Posted by Peter O'Neill on January 17, 2012
Peter O'Neill here. My first report on content management came out last week and it has already generated several conversations – please keep those comments and inquiry requests coming. Content management was also a significant part of a one-day workshop I delivered to a client in Lisbon last week. They offer eProcurement and eMarketing software-as-a-service. So an interesting discussion we had was, “Do you need different content as a SaaS provider compared to a product vendor?” We concluded that the information would be the same, but the sense of urgency about delivering digital content to a SaaS audience is greater than a more conventional buyer community, which changes the content style and vehicles. This question is on my 2012 research calendar and will be the basis for a report later in the year, so I would love to hear your opinions on that one.
Another talking point from the report is the link between creating content and keeping the sales force informed. As cited in the report, the old days of purely print content usually just fed glossy and expensively produced paper onto shelves of collateral in the sales offices, and most sales reps didn’t even know about it (or could remember at the right time) so it was often wasted. With digital content provided over social media engagements, marketing is communicating with potential buyers outside of the sales rep or channel partner discussion (see below). So when producing or publishing content, marketing needs to ensure that its sales colleagues know about the content plus, ideally, details about how the buyer consumes the content. My vision would be that the CRM system, which sales people would refer to before meeting a contact, provides this advice: contact just downloaded this paper or watched this webinar; contact commented on this blog, as follows; contact indicated this interest; and so on. This idea was cited in that Monty Python style blog I posted last year (which still generates many comments, thank you).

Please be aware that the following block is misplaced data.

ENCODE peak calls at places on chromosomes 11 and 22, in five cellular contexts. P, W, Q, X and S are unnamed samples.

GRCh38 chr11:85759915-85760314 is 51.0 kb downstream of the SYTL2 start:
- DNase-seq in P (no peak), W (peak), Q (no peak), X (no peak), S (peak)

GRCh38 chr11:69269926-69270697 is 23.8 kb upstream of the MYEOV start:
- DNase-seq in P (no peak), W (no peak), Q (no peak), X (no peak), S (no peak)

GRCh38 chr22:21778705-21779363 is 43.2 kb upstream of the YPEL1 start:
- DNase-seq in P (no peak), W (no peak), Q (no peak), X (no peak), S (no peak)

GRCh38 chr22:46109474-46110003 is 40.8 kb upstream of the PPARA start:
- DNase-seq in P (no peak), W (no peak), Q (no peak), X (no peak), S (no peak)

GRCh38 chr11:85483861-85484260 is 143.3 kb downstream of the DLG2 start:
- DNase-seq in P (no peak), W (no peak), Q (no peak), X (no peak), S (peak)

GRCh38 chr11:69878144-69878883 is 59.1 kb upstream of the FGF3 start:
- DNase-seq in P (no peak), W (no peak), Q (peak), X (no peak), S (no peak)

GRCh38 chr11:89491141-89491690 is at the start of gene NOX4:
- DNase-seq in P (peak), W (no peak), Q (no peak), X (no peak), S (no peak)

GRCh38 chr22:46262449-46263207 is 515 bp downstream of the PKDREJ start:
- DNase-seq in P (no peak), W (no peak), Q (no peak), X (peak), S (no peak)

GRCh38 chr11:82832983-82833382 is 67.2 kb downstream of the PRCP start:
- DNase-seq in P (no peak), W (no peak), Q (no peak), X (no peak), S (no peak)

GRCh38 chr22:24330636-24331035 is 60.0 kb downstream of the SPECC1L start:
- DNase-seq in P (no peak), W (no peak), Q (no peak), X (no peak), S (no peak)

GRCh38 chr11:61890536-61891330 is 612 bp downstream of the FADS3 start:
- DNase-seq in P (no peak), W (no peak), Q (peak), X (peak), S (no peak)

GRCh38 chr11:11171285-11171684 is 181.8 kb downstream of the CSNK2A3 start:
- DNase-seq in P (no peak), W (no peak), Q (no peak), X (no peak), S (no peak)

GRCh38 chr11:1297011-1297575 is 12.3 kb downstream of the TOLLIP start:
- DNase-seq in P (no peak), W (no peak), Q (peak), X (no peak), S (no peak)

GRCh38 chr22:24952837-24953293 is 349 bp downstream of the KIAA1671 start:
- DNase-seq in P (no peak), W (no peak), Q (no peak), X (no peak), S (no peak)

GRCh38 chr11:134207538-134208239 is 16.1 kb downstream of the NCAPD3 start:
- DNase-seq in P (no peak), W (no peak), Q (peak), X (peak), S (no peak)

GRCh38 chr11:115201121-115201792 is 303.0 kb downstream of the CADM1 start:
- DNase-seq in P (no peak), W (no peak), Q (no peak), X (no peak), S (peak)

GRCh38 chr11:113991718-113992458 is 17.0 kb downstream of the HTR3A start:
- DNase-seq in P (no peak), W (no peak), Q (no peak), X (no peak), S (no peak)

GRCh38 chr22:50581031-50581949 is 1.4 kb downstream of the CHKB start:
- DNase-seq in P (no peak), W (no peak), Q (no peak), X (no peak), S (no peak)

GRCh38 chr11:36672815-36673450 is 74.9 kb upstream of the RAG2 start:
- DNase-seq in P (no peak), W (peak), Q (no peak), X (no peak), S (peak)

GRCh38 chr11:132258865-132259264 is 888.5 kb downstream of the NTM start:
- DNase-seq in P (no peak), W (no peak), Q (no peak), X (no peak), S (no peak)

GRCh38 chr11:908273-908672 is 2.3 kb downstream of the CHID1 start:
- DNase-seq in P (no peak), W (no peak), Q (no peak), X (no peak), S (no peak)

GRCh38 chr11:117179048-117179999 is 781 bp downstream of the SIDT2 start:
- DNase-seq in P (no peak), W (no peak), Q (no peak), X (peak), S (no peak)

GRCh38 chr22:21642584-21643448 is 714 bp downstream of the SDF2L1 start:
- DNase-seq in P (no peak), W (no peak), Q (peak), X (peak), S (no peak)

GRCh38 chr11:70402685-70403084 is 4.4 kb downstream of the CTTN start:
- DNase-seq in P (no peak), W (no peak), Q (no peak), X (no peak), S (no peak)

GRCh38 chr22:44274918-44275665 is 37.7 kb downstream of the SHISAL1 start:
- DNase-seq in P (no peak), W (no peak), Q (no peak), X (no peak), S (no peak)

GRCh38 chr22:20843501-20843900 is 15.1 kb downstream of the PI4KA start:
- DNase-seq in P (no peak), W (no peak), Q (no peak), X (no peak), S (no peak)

As shown above, marketing will be communicating with prospects during 70% to 80% of the buyer’s journey. Focusing sales on that last 30%, where they can really perform and apply their unique personal skills, is an important part of what we call the “need-match-engage” interaction model.
But it also raises a new responsibility to marketing – make sure your sales colleagues go to their client meetings fully informed of all interactions with the brand they represent. When I advise tech marketers about content management, I always stress that a portion of the project spend must include internal communications. Indeed, when Forrester analysts research for and write a Thought Leadership Paper (TLP) for vendor clients, we usually propose what we call a “TLP+” supplementary deliverable: writing a sales guide, battle card, some sort of internal sales document which explains how and when to apply the TLP as a collateral piece.
Agree? Disagree? Need more details? As always, I’d love to hear from you on this and other topics.
Always keeping you informed! Peter
Search Forrester's Blogs
Using Thought Leadership to Create a New Market Category »
The New Privacy: It's All About Context »